The definition of the term “work ethic” is based on the principle that hard work is intrinsically virtuous or worthy of reward. This is a noble concept, and it goes much deeper than just the cursory thoughts any of us have given it. But the question I am pursuing is whether strong work ethics are something we are born with and inherent in our personality, something we can instill in our children from a young age, or a trait than can be learned and embraced at a more mature point in our lives.
I was raised in a family that emphasized always doing your best when it came to academics, athletics, and daily life. Even though it seemed at the time to encourage excellence and going above and beyond in all of your endeavors, the truth was that this actually fostered and enabled just the opposite behavior. If you failed a test or didn’t make the team it was alright, just as long as you had tried your best. This is where my quest was mediocrity was nurtured and it became my goal.
It wasn’t until I was in the sixth grade that I learned another perspective on life. My family had moved from California to Florida in the middle of the school year and I was adjusting to new people and customs along with a new climate. When my new teacher, Mr. Hurka encouraged me to not only enter, but to prepare for the grade level spelling competition I gave some serious thought to what he was suggesting.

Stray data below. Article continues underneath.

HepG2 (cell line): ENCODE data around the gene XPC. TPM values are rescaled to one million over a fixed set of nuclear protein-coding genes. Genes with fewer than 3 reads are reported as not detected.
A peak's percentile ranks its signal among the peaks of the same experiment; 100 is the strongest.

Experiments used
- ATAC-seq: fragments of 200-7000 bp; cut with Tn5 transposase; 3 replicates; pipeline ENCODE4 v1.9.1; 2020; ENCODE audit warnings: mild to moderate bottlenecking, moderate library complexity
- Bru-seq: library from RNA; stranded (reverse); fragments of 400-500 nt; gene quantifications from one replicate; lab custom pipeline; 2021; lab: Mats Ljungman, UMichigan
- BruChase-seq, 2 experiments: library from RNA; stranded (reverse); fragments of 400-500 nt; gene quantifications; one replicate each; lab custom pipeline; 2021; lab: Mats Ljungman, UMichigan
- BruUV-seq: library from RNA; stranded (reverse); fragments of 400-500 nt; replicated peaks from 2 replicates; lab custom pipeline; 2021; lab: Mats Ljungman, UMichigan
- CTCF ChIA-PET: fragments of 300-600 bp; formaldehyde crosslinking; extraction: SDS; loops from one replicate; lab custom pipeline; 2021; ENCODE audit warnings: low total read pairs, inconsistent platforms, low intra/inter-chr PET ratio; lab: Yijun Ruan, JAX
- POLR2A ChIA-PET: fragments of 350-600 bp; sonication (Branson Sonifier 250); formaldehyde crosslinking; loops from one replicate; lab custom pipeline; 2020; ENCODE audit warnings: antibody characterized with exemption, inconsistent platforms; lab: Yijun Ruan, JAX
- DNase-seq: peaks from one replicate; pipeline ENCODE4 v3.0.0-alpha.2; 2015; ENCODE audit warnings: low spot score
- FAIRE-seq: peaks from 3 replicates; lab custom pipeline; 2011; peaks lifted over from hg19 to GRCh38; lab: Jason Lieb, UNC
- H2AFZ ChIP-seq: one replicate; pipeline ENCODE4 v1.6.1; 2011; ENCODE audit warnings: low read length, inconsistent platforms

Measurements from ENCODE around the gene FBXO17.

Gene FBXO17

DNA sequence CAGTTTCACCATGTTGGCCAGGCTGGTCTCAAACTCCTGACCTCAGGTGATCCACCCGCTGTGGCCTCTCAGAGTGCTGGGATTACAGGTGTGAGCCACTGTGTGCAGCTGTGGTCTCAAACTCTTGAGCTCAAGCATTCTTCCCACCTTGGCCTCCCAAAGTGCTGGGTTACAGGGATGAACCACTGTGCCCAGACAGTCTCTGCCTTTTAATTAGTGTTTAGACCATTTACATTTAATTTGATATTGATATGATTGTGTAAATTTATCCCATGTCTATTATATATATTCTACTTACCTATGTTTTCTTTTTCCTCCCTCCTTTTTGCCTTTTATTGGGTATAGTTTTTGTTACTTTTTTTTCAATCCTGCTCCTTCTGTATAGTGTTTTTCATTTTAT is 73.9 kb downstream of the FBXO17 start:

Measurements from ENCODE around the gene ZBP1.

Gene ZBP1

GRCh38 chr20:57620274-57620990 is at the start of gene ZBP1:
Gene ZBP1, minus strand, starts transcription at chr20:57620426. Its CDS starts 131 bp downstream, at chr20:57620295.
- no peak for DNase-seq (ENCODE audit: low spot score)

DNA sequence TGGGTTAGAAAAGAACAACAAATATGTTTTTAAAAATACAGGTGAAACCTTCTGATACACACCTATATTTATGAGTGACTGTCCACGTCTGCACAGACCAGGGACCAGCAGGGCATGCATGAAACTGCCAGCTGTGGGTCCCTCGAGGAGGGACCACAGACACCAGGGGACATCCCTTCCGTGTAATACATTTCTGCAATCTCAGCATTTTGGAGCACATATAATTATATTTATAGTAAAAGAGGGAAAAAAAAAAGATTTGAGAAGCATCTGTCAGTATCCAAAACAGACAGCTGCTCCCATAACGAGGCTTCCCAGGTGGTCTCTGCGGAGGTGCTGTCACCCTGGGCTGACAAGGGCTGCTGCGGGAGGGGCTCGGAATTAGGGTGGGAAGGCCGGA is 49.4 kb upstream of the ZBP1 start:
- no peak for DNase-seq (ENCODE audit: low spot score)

The same girl, Joann, had won the spelling bee each year since the first grade, and Mr. Hurka told me that many students didn’t enter any longer because they believed that they didn’t stand a chance against Joann. He then leaned in closer to speak in a softer voice and said “I think you can win this year.”
Suddenly my world was tipped on edge and new possibilities were before me. With that one vote of confidence from a teacher I hardly knew I was bound and determined to show him I was made of the right stuff to accomplish the task. I studied the list of more than a thousand words over the next two weeks, making more effort than I ever had previously in my young life. I played this down at home, where once again I was told to do my best.
And on that hot and humid April day in 1967 I did win the fifth grade spelling bee. When my mother picked me up after school and I told her she said “Of course I knew you could win. You’re probably the smartest one in the class”. I pondered this statement for a moment and then changed the subject to something less dramatic.
I’m sharing this story with you here to make a couple of points. One, you can instill values such as work ethics in a child by having the right series of conversations over time. The ones I received the majority of the time did not do that for me, whereas the teacher’s words led me in that direction.
Second, even if work ethic is inherent in your personality, it must be nurtured on a daily basis in order for it to take hold.
And finally, you can develop strong work ethics later in life. I know, because that’s what I began doing when I came online over a decade ago and what I continue to do each and every day. It has changed my life and made many things possible that I never imagined could be a part of my life experience.
I’m Connie Ragen Green, online marketing strategist, bestselling author, and international speaker on the topics of entrepreneurship and inner game mind shifts. Let’s connect to see how I may best serve you in the near future.